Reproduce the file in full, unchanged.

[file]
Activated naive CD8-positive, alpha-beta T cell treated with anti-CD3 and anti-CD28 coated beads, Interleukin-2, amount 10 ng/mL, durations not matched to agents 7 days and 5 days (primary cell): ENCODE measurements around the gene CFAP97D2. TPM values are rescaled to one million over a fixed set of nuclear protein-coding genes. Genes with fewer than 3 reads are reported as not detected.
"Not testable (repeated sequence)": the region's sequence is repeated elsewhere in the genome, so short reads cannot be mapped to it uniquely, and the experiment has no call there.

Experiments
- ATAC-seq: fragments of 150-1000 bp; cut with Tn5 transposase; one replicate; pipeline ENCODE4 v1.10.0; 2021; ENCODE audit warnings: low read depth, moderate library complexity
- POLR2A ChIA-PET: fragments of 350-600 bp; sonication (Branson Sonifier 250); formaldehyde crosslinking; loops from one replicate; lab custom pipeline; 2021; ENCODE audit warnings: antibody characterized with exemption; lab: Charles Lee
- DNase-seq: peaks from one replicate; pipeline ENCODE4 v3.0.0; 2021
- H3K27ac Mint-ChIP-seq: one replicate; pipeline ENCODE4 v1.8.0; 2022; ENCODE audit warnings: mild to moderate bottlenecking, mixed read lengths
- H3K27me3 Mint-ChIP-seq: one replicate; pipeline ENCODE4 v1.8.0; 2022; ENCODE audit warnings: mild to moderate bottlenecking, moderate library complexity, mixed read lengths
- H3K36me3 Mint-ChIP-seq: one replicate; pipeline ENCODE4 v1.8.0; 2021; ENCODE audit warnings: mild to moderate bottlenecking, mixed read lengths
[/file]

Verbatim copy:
Activated naive CD8-positive, alpha-beta T cell treated with anti-CD3 and anti-CD28 coated beads, Interleukin-2, amount 10 ng/mL, durations not matched to agents 7 days and 5 days (primary cell): ENCODE measurements around the gene CFAP97D2. TPM values are rescaled to one million over a fixed set of nuclear protein-coding genes. Genes with fewer than 3 reads are reported as not detected.
"Not testable (repeated sequence)": the region's sequence is repeated elsewhere in the genome, so short reads cannot be mapped to it uniquely, and the experiment has no call there.

Experiments
- ATAC-seq: fragments of 150-1000 bp; cut with Tn5 transposase; one replicate; pipeline ENCODE4 v1.10.0; 2021; ENCODE audit warnings: low read depth, moderate library complexity
- POLR2A ChIA-PET: fragments of 350-600 bp; sonication (Branson Sonifier 250); formaldehyde crosslinking; loops from one replicate; lab custom pipeline; 2021; ENCODE audit warnings: antibody characterized with exemption; lab: Charles Lee
- DNase-seq: peaks from one replicate; pipeline ENCODE4 v3.0.0; 2021
- H3K27ac Mint-ChIP-seq: one replicate; pipeline ENCODE4 v1.8.0; 2022; ENCODE audit warnings: mild to moderate bottlenecking, mixed read lengths
- H3K27me3 Mint-ChIP-seq: one replicate; pipeline ENCODE4 v1.8.0; 2022; ENCODE audit warnings: mild to moderate bottlenecking, moderate library complexity, mixed read lengths
- H3K36me3 Mint-ChIP-seq: one replicate; pipeline ENCODE4 v1.8.0; 2021; ENCODE audit warnings: mild to moderate bottlenecking, mixed read lengths